In the early weeks of his second stint at the London Stadium, West Ham went eight games without a win. The run was ended by a victory against Southampton that was preceded by a massive demonstration against the club’s owners. West Ham subsequently lost their next three games, either side of the Covid-19 shutdown, before scrambling their way to safety.
David Moyes often refers to this as evidence of the progress his side has made in the years since.
Two top-seven finishes, a Europa League semi-final and, memorably, a Europa Conference League triumph in Prague last June will ensure Moyes’ legacy will be a positive one, no matter what is happening in the here and now.
Speaking after the 6-0 home loss to Arsenal, Moyes did not sound like a man who was concerned about getting the sack. After all, talks over a new contract seemed to be progressing towards a positive conclusion and it is less than two months since West Ham were beating Manchester United at home and Arsenal away either side of Christmas.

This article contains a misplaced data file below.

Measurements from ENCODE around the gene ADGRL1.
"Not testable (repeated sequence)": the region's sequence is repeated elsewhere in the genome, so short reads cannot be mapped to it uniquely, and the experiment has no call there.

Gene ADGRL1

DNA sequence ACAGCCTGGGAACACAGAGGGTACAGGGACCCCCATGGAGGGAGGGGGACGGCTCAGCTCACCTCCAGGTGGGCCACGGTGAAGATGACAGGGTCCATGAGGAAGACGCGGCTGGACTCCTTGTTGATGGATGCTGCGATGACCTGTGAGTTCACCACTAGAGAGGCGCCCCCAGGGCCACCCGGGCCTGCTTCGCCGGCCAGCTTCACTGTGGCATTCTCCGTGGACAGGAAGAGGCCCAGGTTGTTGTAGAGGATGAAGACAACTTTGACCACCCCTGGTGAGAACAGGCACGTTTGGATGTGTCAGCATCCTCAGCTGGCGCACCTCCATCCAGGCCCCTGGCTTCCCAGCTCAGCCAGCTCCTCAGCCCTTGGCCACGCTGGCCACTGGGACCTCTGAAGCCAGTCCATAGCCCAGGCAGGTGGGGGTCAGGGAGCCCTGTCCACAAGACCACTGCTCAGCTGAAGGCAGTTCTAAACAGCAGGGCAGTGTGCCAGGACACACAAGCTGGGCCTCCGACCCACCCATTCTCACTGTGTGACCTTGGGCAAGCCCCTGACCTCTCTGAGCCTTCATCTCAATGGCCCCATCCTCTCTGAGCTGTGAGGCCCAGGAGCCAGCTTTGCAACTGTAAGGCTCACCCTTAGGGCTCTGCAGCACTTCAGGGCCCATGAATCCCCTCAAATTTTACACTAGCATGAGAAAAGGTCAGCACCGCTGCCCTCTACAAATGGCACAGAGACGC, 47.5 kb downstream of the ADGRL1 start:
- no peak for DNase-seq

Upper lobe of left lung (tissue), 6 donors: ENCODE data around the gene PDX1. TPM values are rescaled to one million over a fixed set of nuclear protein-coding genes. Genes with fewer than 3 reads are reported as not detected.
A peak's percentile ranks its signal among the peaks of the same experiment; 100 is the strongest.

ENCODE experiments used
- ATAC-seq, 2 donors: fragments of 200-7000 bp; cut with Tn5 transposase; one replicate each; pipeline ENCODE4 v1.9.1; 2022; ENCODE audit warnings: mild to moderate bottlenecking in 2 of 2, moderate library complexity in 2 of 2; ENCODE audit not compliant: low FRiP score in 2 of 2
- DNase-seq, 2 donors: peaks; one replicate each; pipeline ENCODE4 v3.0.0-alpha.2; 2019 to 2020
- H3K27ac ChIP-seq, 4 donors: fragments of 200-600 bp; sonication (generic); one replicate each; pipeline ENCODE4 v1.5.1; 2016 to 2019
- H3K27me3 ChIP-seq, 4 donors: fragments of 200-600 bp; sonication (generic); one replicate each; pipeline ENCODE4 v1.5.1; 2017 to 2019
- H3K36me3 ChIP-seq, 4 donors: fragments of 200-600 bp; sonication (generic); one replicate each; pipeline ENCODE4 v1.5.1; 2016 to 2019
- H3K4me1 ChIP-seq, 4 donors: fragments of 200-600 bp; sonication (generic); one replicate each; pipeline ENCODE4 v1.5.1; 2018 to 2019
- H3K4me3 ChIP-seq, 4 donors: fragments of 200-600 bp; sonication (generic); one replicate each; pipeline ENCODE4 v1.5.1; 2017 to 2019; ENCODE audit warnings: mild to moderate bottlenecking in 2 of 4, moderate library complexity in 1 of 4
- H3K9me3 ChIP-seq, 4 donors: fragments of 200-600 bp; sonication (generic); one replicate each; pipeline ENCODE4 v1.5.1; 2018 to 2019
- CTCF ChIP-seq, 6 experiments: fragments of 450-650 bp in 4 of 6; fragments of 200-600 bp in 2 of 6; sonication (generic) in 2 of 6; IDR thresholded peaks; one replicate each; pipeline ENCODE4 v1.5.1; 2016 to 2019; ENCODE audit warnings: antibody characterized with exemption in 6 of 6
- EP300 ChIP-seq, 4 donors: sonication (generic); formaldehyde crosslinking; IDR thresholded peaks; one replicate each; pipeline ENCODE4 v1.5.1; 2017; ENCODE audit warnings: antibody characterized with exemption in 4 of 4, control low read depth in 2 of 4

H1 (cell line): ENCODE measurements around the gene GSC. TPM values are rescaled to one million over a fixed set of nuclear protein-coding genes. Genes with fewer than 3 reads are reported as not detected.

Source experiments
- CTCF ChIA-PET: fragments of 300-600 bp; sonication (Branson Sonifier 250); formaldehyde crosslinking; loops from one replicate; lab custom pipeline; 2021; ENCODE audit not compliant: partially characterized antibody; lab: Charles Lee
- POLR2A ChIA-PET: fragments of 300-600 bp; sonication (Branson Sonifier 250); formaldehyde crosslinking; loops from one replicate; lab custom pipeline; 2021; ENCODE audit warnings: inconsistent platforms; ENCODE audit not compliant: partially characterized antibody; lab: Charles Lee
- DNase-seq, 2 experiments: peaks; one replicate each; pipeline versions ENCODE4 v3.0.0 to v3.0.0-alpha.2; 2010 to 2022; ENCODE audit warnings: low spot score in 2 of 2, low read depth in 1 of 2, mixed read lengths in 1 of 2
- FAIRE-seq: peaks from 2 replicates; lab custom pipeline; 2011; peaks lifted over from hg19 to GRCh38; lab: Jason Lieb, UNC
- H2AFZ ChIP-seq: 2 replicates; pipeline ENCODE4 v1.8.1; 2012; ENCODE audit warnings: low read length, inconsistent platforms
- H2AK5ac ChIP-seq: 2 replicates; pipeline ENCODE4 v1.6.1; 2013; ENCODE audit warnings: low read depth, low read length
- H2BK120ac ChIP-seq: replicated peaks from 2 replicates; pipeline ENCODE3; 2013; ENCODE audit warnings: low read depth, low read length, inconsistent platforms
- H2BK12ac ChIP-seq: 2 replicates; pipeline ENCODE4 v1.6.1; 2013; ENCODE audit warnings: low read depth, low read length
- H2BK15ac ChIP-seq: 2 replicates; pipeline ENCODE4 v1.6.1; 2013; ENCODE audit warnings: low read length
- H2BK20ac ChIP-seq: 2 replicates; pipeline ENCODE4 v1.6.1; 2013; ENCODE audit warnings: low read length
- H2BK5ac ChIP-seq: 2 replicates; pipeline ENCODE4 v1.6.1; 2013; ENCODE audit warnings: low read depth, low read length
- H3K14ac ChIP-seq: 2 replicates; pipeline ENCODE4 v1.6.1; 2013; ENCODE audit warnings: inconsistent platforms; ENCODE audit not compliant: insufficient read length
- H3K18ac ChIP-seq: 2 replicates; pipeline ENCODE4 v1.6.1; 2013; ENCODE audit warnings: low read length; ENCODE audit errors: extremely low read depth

But heavy defeats in the reverse fixtures, following on from an FA Cup elimination at Championship outfit Bristol City, with other big losses at Fulham and Liverpool fresh in the mind, certainly mean Moyes is under huge pressure.